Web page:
Thursday, October 1, 2009

"Lost and Forgotten Cemeteries of San Diego" Program Summary

The September 30th program meeting of the Chula Vista Genealogical Society featured Dr. Setrh Mallios of San Diego State University's Anthropology Department as the speaker. Dr. Mallios's topic was "The Lost and Forgotten Cemeteries of San Diego." His curriculum vitae was posted here.

This presentation was one of the "best ever" we've had at CVGS. Seth is an accomplished professor of anthropology, and has written two books (with David Caterino) on San Diego cemeteries - The Cemeteries of San Diego and The Cemeteries of San Diego County, both published by Arcadia Press and available online and in San Diego bookstores.

Seth described the San Diego Gravestone Project, which includes a study of San Diego's dead and how San Diego treats them, restoration and preservation of grave markers (which are a non-renewable cultural resource), and anthropological analysis of mortuary culture.

The goal of the San Diego Gravestone Project is to document all cemeteries and grave markers in San Diego County erected prior to 1960, to locate them using a Geographic Information System (GIS), to document them with digital photos, using archaeological rigor and standardized methodology. The project includes collecting data about gravestone physical properties (type of marker, type of material, condition) and literal properties (inscriptions, etc.).

There are 23 known cemeteries within San Diego city limits, and about 150 known cemeteries in the County. However, some of the known cemeteries are buried under parks, roads, parking lots and buildings. The most well-known example is Calvary Cemetery in the Mission Hills neighborhood of San Diego. There were over 3,000 burials in this cemetery when it was converted to a park (called Pioneer Park) in 1968. The gravestones were removed and dumped in a ravine at Mount Hope Cemetery several miles away. When the stones were found, the 142 "best looking" stones were salvaged and returned to Pioneer Park and placed in a corner of the park. These stones were not placed on the graves of their namesakes, just put in the corner. The graves are still in Calvary Cemetery under Pioneer Park.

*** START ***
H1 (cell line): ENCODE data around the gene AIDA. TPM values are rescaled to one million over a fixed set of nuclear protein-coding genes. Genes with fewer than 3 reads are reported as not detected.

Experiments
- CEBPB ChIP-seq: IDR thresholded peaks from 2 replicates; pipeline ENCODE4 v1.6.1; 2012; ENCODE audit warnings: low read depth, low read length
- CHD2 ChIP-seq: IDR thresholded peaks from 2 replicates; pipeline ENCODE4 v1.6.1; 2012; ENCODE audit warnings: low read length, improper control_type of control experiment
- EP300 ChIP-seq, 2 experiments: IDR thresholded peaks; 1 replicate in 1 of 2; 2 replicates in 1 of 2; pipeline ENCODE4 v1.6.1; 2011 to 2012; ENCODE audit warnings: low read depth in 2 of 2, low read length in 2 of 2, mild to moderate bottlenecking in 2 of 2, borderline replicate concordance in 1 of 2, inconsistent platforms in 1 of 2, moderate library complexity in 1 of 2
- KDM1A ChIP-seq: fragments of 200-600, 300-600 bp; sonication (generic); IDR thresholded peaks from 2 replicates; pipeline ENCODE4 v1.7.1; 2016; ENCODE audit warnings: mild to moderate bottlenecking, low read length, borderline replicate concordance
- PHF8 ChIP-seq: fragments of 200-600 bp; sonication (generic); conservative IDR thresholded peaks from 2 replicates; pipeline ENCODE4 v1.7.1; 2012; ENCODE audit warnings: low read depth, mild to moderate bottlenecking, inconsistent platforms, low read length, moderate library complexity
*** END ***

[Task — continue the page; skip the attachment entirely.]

A 1982 article in the Journal of San Diego History listed 38 known cemeteries in San Diego County. Mallios's team found another 110 cemeteries by searching old maps, old photographs, surveys and word of mouth.

Seth provided a chronology of San Diego cemeteries - breaking the known locations down into Prehistoric, Mission and Indian (1769-1847, with Indian, Spanish and Mexican remains), Pioneer (1848-1907, with early American and Victorian graves), and Mega (1908 to the present, with gardens and landscaped grounds). He noted the trends in types of markers and symbols over the years. The shift from above ground columns, tablets and markers to flush in-ground stones took place in the 1910-1920 time period, and was heavily influenced by World War I and the 1918 influenza pandemic.

There was much more in the hour-long talk, of course! This presentation was an enjoyable, amusing and informative walk through San Diego's past. Seth is an excellent presenter and an expert in San Diego burial cultural history.

There are some interesting articles available online about Seth Mallios and the San Diego Gravestone Project:

* The San Diego Gravestone Project (with a list of pre-1960 burials at the Jewish Home of Peace Cemetery in San Diego)

* City of the forgotten dead (describes the Calvary Cemetery debacle)

* Cemeteries are the repository of centuries past


Susi's Quarter said...

I wrote my comments on .

It was a great talk. It makes me glad we are doing the

research for La Vista. NOW to find that old cemetery here in south bay. I bet the county knows but doesn't
want to say.

Katherine Borges said...

I once asked my father what he remembered about the suffering of the Great Depression since he grew up in the 1930's. He replied that he remembered the desperation of people. For instance, his school principal talked to the children about the grave robbing at the cemetery behind his school in San Diego.